Sheriff’s officials: Four dead in Rowland Heights shooting, including gunman shot by son

Four people died after shootings late Thursday in this Rowland Heights home on Batson Avenue.

Four people died after shootings late Thursday in this Rowland Heights home on Batson Avenue.

(Katie Falkenberg / Los Angeles Times)

Sheriff’s deputies had been to the house on Batson Avenue 25 times in the last three years, after neighbors or others reported disturbances in the low-slung ranch house in Rowland Heights.

But the call for help that came on New Year’s Eve was different.

Christopher Morey, 33, called 911 to report a shooting at his family’s home. Four people were dead, sheriff’s officials said, including a man Morey shot: his father.

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Morey’s father had apparently opened fire shortly after 8:30 p.m., killing his son’s bedridden mother, girlfriend and friend, said sheriff’s Lt. John Corina. Morey then wrestled the handgun away from the 54-year-old and shot him once, killing him, sheriff’s officials said.

Morey was booked on suspicion of murder and held in lieu of $1 million bail, Corina said. Prosecutors will decide whether to charge him with a crime.

“We’ll see what the D.A. wants to do,” Corina said. “We’re going to book him for what he did — he killed another human being.”

Relatives of Morey declined to speak to reporters Friday at the family’s home.


Corina said investigators were still trying to determine why Morey’s father started shooting, but he said those in the group “were all drinking.” He said investigators were looking into whether the shooting stemmed from a dispute earlier in the day between Morey’s father and Morey’s girlfriend over her use of a washing machine.

Detectives have spoken with neighbors and others who were at the home Thursday to verify what the son told detectives.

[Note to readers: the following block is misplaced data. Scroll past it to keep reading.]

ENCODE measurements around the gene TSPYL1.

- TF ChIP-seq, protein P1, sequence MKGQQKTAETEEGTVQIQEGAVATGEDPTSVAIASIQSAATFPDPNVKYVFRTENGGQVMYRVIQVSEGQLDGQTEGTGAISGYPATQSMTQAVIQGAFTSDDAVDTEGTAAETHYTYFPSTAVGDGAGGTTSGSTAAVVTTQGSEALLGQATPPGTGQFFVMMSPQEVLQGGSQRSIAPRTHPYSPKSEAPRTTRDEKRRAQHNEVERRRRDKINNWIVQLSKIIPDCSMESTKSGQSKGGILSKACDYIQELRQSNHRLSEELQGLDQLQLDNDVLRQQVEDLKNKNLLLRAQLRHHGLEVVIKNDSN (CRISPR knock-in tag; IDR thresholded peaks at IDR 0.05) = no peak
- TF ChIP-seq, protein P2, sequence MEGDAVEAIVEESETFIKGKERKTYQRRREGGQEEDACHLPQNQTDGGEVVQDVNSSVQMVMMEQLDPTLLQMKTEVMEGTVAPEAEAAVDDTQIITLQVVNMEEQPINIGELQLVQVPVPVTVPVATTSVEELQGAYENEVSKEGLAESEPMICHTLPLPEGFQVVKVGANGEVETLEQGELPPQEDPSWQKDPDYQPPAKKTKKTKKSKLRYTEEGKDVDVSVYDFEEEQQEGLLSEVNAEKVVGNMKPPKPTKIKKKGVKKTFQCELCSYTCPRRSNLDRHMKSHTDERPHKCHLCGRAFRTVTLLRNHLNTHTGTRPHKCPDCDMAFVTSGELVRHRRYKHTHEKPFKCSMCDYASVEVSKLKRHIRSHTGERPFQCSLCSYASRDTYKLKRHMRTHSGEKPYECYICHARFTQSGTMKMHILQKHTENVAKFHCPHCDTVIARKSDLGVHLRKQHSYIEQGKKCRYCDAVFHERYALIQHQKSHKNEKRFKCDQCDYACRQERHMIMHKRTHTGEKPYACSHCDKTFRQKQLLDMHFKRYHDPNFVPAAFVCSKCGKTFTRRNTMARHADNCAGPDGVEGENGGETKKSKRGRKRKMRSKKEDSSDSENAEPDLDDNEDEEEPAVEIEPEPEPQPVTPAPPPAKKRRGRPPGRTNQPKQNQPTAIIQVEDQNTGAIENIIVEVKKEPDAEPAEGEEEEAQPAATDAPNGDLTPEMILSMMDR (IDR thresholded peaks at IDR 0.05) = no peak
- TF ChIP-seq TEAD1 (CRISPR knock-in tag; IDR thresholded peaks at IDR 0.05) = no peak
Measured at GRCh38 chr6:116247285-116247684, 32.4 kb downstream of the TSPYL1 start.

“We’re still trying to corroborate what exactly happened and his version of events,” Corina said. “We’re trying to piece it all together.”

The names of those who were killed were not immediately released by coroner’s officials. But one woman who went to the home on Friday said her son, 27-year-old Ernesto Calzadilla, was among the victims.


Neighbors said Morey’s family was friendly and had barbecues in the yard, but they drank frequently and could sometimes be loud. Bottles of Bud Light were stacked on shelves near the front door of the house, filling a laundry basket and cardboard box.

Those who knew Morey and his father said the two cared for Morey’s mother, bedridden after suffering a series of strokes. Morey’s father worked long hours, they said, and caring for the mother took its toll on both men.

“They had to do everything for her,” said Sean Tubbs, 27, who grew up with Morey.

Tubbs and others said Morey’s father was not particularly welcoming toward guests. One family friend said he always carried a gun. Calzadilla’s brother said Morey’s father “wasn’t all there” and pulled a gun on Ernesto multiple times, even shooting at him once.


“We told him not to come over here anymore,” Wilfred Calzadilla said, tears welling in his eyes.

Calzadilla’s friends and family gathered outside the house, crying as they placed candles and flowers at a memorial. His father crouched on the gravel walkway leading up to the home, his hands probing the dirt. He had heard his son was shot outside of the house and was looking for any sign of the young man.

Wilfred Calzadilla said his brother would often hang out at the Morey house. Ernesto Calzadilla was upset about losing his warehouse job and Christopher Morey was generous with his beer and his money. Morey and his girlfriend would feed Calzadilla, have a few beers with him and sometimes send him home with cash to buy things for his 10-month-old daughter.

“They were generous,” Wilfred Calzadilla said. “They saw he was sad.”


Ernesto Calzadilla planned to go to another relative’s house to celebrate New Year’s Eve, his brother said, but stayed at Morey’s instead. Calzadilla’s family was toasting the new year with apple cider when they learned about the shooting.

“We heard it on the news and we kept hoping it wasn’t my brother,” he said. “But they told us it was.”

The timing was particularly heartbreaking, Wilfred Calzadilla said, because his brother had just gotten hired at another warehouse.

He was supposed to start his new job Monday.


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